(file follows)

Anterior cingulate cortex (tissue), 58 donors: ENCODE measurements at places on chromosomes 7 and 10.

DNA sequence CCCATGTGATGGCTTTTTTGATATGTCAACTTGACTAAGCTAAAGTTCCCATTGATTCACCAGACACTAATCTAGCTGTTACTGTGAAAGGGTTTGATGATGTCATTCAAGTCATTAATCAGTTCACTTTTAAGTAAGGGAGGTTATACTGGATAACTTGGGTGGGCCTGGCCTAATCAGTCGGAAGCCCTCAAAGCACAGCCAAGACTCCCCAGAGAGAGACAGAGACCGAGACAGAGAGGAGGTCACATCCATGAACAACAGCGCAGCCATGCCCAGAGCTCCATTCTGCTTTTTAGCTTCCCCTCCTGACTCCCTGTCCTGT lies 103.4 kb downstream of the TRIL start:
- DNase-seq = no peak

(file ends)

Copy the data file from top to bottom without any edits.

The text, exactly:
Anterior cingulate cortex (tissue), 58 donors: ENCODE measurements at places on chromosomes 7 and 10.

DNA sequence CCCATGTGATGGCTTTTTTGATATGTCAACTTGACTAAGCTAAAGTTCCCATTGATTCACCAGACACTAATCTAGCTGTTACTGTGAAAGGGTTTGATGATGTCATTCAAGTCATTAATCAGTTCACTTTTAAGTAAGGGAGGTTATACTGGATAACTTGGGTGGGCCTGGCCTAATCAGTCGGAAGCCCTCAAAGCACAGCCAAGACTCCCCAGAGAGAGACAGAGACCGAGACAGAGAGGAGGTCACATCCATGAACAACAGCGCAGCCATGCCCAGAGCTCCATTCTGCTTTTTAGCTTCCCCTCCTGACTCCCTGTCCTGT lies 103.4 kb downstream of the TRIL start:
- DNase-seq = no peak